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Critique Guidelines

From: Michael
Sent on: Wednesday, February 5, 2014 12:46 PM



A few things I'd mention for the critique tonight.  You're free to critique whatever you'd like within the piece, if you follow the basic group guidelines. Here are a few tips:

1. Feel free to pass if you think what you've wanted to say has already been said, or "ditto" the comment. If the person sitting next to you basically gave the critique you were about to give, ditto-ing certain comments saves time and energy. Not essential, but a time saver.

2. Don't go over three minutes.  Time yourself. When you're at 2 1/2 minutes you should be ready to wind it down. At 3 minutes you should be done.  When you hit 3 minutes and 30 seconds you've just hit a brick wall and need so stop talking and let the person next to you start talking. If you didn't get to say everything you were going to, try to bring it up in the portion of the critique when the writer responds and state your concerns then or catch the writer after the session.  In 3 minutes, if you're concise, you can say quite a bit about 5,000 words.

3. Know what you're going to say before you start. Don't start looking blankly at the pages like you've just seen them for the first time. Have a game plan of likes and dislikes of the piece and paint these in broad strokes for the writer.  If you want to copy-edit, probably doing it on the page is best and the writer can check this after the meeting. Typically it's good to bring some notes about the piece with you to the meeting. This being said, I know everyone loses their train of thought sometimes, but try to be concise.

4. Don't ask the writer questions since they can't reply.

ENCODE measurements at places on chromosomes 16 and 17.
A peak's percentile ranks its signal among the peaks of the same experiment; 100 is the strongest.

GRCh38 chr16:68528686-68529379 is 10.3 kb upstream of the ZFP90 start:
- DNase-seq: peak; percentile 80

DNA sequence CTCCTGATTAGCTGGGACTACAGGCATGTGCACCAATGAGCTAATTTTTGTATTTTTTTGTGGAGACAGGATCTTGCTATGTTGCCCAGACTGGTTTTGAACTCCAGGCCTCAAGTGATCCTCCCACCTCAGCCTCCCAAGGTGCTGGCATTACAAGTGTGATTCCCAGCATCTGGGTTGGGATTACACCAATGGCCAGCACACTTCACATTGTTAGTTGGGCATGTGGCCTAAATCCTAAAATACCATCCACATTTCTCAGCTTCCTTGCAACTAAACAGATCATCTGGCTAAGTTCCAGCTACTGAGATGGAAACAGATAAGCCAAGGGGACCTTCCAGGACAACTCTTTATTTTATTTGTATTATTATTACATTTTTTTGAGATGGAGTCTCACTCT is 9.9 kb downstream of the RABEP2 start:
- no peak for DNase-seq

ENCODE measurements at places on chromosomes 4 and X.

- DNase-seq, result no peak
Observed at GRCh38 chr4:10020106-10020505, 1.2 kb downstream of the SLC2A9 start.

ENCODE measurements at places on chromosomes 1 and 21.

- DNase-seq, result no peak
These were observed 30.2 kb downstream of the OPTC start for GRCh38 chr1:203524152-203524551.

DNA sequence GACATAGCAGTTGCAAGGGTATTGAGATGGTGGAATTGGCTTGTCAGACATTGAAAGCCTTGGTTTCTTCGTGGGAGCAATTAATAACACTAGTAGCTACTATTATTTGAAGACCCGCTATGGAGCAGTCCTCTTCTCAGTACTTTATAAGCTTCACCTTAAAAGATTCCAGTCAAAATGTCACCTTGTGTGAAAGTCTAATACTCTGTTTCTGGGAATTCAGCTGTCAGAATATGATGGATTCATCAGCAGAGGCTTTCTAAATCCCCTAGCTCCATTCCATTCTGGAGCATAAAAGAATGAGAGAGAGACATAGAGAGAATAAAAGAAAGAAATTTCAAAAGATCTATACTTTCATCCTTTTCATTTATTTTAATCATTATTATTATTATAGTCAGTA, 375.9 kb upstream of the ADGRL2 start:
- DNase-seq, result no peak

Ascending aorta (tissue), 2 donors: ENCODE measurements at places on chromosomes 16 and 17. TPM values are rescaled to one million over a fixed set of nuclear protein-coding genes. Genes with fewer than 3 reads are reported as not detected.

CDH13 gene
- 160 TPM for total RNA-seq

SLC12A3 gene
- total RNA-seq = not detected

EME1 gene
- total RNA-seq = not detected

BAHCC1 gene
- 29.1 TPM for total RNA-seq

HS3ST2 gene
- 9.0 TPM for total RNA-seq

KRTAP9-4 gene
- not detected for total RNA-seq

5. Don't ask the writer questions and then sit looking at the writer waiting for a response. You know the guidelines, please DON'T do this. Ideally, if you don't understand something about the piece or aren't sure of the writer's intent, mention that, and state that the writer will address that during the talk back portion. When giving the critique, think of it as if the writer isn't in the room and so don't ask questions. What we want to know is your impression of the piece and what you took away from it as a reader. The writer's work should speak for itself.

6. Honestly, I don't quite understand why writers have a difficult time and feel the need to ask the writer direct questions. And if  you've RSVP'd for the meetup and answered honestly, you've told me you are able to give a critique without asking direct questions. You can raise a question or a concern, but don't expect it to be answered until the writer respons.

7. Don't talk about things extraneous things unrelated to the piece, like the writer uploaded the piece  too late for your busy schedule, or you didn't have time to read it. The dog didn't eat your homework.  You either did or didn't read the piece. If you made the time to read the piece, then give the critique and talk about the words on the page. If you didn't read the piece, then "pass" and time is saved.

8. Formatting is fine to discuss if this is an issue for you, but be brief. Some writers are still not putting their names, page numbers or titles on their work. Please include this information when you're submitting work to the group. Also, it might be a good idea to include the month and year that the piece is intended for when uploading the piece to the "Files" section. (February 2014 for instance.)

9. If you're the writer, remain silent during the critique until everyone's gone and then it's your turn to talk, clarify and explain the piece where needed. Active listening is a skill.

10. Writing this list just took me 45 minutes of my time to compose. Please read and retain this information if you want to participate in the critiques.


Again, there are other critique groups in Orlando without basic rules, but for those attending this group I'd like everyone to be on the same page and follow these basic guidelines.


Thanks everyone and best wishes!






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